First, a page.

The concept of gamification was integrated in English in order to encourage students to become more actively engaged in their studies (Dichey & Dicheva, 2017). The experience with gamification has been used in conjunction with varying teaching methods in other subjects. A great advantage of the Moodle platform is that it offers tools that support the use of gamification for teaching and learning.

The school offers flexible assessments and students can often choose how to approach their projects, provided that they clearly present their knowledge of the subject at hand. In this way, the school seeks to meet the needs and diverse strengths of students and offer them an opportunity to shine to the best of their abilities. The school uses continuous assessment, which in most cases also entails formative assessment. The assessment is carried out in relation to dozens of subjects over each semester, where the final examination is part of the measurement. This is not to say there are no examinations at the school. They are one aspect of the assessment but do not play a major role in it.

As stated above, the school seeks to facilitate the students’ creativity, provide autonomy, and encourage students to take responsibility for their learning. Strengthening those abilities helps students prepare for their future studies and work in the best way possible. Þuríður Jóna Jóhannsdóttir (2017) conducted a study that focused the school practices of MTR. The study looked at, among other things, the specific aspects that characterize the model developed at MTR. The study underscores that the school’s aim is to aid students in becoming more independent, creative and that MTR impacts its near-environment in many creative ways. The school’s role is to empower both students and society. The findings show that the MTR model is well suited to facilitate equal opportunities for all students. A clear framework with regard to particular aspects of the school practice and assessment support literacy of the school environment and their ability to stay true to their plans and successfully reach their goals. The findings therefore indicate that the model which came to be on the school’s inception, and described in his article, has proven fruitful and delivered successful outcomes.

Innovation in programmes and courses

The current national curriculum provides great flexibility for schools to develop their curriculum. This flexibility has been fully used by the teachers who have turned out to be an endless source of ideas for new programmes and courses. Many of those ideas have turned out well and have found their permanent place within the school’s syllabus. Furthermore, the students have come up with suggestions for new courses that have been further developed. This way the curriculum is in constant development in accordance with the vision of the school. Even further, students can form their own courses in cooperation with the school’s specialists, and learning and assessment procedures developed in cooperation between the teacher and the student in view of the appropriate qualification level. At the same time the studies have frequently been linked to the world of work, the arts, and the local social life. Icelandic, as well as foreign specialists, have been involved with the programmes in a variety of ways.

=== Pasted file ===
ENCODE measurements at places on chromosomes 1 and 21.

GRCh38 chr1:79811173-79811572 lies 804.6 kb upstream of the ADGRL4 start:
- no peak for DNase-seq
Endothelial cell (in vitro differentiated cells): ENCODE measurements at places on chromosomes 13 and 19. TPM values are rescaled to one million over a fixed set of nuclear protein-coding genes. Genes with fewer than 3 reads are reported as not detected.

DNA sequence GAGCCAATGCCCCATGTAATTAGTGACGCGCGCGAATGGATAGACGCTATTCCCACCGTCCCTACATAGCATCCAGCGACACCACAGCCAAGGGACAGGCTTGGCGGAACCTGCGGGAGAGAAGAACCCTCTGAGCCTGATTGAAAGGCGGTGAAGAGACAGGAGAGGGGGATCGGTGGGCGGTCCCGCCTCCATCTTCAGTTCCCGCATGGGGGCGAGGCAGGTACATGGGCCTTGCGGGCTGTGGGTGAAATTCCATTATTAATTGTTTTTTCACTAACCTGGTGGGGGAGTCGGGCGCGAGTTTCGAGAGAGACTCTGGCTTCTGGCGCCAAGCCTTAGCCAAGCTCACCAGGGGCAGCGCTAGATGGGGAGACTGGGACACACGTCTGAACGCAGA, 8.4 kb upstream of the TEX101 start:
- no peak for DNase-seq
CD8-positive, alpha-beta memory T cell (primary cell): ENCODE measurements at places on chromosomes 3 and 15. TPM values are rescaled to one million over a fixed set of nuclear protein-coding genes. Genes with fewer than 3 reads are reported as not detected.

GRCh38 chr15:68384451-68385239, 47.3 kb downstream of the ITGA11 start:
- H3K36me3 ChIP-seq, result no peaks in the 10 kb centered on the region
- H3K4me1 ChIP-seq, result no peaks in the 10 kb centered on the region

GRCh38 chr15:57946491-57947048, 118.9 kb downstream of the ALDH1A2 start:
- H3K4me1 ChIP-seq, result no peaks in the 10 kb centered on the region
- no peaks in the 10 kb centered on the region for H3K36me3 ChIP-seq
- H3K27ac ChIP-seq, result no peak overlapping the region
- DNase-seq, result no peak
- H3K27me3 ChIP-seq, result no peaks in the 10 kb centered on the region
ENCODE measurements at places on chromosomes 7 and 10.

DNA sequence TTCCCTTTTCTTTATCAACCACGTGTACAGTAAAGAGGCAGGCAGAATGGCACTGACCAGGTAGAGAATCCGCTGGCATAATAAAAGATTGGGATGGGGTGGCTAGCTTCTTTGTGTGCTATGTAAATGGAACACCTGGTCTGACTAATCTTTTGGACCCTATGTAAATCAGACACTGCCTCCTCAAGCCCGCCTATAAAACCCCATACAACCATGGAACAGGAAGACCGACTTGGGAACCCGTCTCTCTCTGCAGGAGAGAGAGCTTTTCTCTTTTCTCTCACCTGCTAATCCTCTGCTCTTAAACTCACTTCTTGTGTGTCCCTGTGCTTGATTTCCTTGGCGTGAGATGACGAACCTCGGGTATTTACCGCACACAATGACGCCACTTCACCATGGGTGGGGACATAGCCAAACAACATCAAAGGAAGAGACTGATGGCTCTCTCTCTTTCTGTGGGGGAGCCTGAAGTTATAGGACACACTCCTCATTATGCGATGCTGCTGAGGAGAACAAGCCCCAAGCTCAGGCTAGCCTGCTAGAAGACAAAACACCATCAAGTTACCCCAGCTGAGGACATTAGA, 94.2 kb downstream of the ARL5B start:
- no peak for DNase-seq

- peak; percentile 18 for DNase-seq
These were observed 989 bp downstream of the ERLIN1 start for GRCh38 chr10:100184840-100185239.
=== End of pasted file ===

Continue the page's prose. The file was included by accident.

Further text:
Considering the changes which are now taking place in our society and on the employment market, it is essential to provide flexible studies, but nevertheless hold tight to certain elements of basic education and principles, which are reflected at the heart of the curriculum and various programmes. At the same time emphasis is put on strengthening the students’ ambitions, because this is the foundation for their competence to live and work in today’s society and the future.

Refere:

Aðalnámskrá framhaldsskóla [National curriculum guidelines for scondary schools.] 2011: Almennur hluti [General section.] (2012). Mennta- og menningarmálaráðuneytið.

Dichev, C., & Dicheva, D. (2017). Gamifying education: what is known, what is believed and what remains uncertain: a critical review. International journal of educational technology in higher education14(1), 1-36. https://doi.org/10.1186/s41239-017-0042-5

Lög um framhaldsskóla [Secondary education act] nr. 92/2008.

Þuríður Jóna Jóhannsdóttir. (2017, August). Skólalíkan sem stuðlar að jafnréttir til náms. Einkenni skólastarfs við Menntaskólann á Tröllaskaga í ljósi kenninga Bernsteins [A School Model that Supports Equality: Characteristics of the School Practice in Tröllaskagi Upper-Secondary School in Light of the Theories of Bernstein.] Netla – veftímarit um uppeldi og menntun. https://www.mtr.is/static/files/Greinar/15.pdf


Ljósmyndir eru úr myndasafni skólans.


Menntaskólinn á Tröllaskaga was nominated to the Icelandic Education Award in 2020.

Lára Stefánsdóttir is the Headmaster of Menntaskólinn á Tröllaskaga and has held that position from the foundation of the school in 2010. She holds a Master´s Degree in Education (M.Ed.) and Master ‘s Degree in Fine Arts (MFA in Art Photography). She has worked at Fjölbrautaskólinn við Ármúla (Ármúli Secondary School) as well as the Menntaskólinn á Akureyri (Akureyri Upper Secondary School). Furthermore, she has taught teachers and been a consultant for most secondary schools in Iceland.

Jóna Vilhelmína Héðinsdóttir is the Assistant Headmaster of Menntaskólinn á Tröllaskaga. She has served that position from the beginning in 2010. Jóna holds a Master´s degree in Icelandic (M.Paed) and a Master´s degree in public administration (MPA). She has worked as a teacher of Icelandic and an administrator at the Elementary School in Ólafsfjörður and the Menntaskólinn á Tröllaskaga.


Translation published 20.1. 2022